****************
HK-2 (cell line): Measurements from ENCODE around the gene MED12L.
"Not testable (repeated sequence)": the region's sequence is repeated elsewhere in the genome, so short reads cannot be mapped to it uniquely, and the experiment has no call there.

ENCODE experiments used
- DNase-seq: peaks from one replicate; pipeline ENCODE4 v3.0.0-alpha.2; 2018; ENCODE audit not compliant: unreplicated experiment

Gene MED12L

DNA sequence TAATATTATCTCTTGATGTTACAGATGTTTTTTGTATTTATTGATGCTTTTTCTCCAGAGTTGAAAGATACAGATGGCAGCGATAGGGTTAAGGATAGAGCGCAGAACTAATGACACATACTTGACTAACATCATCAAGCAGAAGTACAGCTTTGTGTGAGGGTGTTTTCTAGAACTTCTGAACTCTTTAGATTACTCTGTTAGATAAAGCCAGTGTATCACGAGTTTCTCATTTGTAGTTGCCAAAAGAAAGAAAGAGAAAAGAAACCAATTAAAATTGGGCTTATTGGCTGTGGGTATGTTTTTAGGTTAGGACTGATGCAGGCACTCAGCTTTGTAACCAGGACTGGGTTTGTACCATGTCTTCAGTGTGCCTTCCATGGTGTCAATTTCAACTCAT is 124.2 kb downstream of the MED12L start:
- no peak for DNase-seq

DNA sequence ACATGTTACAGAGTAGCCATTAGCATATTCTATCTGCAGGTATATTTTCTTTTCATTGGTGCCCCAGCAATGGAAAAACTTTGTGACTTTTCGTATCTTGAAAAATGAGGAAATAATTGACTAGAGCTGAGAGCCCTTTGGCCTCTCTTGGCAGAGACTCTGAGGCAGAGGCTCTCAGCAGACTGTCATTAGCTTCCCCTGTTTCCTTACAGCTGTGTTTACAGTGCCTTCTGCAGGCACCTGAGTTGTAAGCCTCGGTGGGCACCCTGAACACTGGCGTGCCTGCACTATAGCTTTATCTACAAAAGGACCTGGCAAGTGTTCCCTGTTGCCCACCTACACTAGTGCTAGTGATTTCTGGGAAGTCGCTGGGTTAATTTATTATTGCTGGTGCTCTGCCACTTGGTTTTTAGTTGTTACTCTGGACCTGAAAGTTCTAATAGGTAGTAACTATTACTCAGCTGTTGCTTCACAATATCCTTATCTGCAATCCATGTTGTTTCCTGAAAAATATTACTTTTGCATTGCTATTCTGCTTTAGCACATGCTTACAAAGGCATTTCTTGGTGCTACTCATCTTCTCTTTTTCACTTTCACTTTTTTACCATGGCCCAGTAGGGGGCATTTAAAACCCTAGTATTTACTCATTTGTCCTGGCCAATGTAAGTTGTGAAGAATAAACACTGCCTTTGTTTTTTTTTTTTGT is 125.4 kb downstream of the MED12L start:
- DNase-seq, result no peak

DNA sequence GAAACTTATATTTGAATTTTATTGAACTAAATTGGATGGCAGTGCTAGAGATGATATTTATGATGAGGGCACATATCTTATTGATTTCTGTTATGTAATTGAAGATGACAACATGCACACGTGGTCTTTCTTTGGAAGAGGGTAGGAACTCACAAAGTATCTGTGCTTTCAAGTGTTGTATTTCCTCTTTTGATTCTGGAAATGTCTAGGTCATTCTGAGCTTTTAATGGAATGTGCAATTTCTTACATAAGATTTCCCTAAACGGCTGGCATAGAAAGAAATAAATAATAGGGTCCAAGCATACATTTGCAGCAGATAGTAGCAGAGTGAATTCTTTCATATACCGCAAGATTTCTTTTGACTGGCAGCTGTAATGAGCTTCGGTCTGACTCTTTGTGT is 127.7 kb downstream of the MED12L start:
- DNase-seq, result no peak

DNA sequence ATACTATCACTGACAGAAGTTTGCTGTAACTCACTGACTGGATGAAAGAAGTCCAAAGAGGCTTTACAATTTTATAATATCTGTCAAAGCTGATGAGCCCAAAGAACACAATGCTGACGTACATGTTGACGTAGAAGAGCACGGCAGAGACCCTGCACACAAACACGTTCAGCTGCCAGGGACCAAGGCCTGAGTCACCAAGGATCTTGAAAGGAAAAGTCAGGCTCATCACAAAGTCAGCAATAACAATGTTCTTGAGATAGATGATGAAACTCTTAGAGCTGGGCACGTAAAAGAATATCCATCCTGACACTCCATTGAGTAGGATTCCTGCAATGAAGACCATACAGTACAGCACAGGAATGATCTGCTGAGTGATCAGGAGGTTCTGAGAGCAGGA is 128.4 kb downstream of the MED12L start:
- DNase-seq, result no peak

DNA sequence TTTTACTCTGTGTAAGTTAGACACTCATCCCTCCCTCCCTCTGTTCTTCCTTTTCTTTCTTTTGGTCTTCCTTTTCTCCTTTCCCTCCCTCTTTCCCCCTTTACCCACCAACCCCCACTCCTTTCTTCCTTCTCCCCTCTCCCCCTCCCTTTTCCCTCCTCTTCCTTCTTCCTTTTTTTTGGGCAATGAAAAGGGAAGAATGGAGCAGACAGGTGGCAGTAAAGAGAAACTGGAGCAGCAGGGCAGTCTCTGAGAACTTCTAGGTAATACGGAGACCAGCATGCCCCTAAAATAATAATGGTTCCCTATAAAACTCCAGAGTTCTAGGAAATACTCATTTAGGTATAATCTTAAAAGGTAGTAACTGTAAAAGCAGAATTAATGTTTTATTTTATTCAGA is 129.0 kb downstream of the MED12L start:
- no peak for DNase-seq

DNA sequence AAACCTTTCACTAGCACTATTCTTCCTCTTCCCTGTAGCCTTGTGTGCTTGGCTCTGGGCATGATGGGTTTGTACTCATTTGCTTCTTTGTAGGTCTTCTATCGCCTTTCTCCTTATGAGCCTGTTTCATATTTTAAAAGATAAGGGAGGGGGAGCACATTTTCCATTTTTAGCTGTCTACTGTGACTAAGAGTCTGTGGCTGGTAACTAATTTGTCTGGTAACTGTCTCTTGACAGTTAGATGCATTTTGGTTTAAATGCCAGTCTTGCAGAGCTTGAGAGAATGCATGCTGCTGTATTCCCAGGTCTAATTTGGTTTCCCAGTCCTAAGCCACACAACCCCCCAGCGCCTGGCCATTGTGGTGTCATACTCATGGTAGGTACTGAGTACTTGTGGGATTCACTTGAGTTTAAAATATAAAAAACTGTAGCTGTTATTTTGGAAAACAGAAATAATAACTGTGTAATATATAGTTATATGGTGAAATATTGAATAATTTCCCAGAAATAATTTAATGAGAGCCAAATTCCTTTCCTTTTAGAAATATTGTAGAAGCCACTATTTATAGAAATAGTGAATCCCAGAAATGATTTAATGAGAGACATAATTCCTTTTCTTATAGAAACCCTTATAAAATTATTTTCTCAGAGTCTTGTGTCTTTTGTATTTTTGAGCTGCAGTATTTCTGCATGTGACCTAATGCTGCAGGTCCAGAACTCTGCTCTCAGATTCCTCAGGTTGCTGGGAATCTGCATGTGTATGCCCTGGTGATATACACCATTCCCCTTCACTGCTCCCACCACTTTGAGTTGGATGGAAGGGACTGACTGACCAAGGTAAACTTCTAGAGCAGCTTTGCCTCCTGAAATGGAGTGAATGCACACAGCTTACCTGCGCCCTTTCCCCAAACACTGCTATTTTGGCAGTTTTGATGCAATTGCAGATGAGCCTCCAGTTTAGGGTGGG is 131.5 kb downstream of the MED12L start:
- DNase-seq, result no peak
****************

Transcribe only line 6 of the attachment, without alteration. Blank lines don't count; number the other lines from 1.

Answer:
DNA sequence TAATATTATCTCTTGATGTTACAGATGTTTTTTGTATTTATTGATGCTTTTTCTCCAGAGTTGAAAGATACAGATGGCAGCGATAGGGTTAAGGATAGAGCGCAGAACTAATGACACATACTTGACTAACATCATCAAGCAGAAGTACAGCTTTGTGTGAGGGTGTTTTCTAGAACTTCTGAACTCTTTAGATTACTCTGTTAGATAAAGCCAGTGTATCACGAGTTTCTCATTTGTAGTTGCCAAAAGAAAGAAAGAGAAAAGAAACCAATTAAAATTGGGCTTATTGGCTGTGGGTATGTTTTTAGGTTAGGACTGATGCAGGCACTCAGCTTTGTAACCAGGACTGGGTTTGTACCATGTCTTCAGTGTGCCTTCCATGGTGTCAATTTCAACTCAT is 124.2 kb downstream of the MED12L start: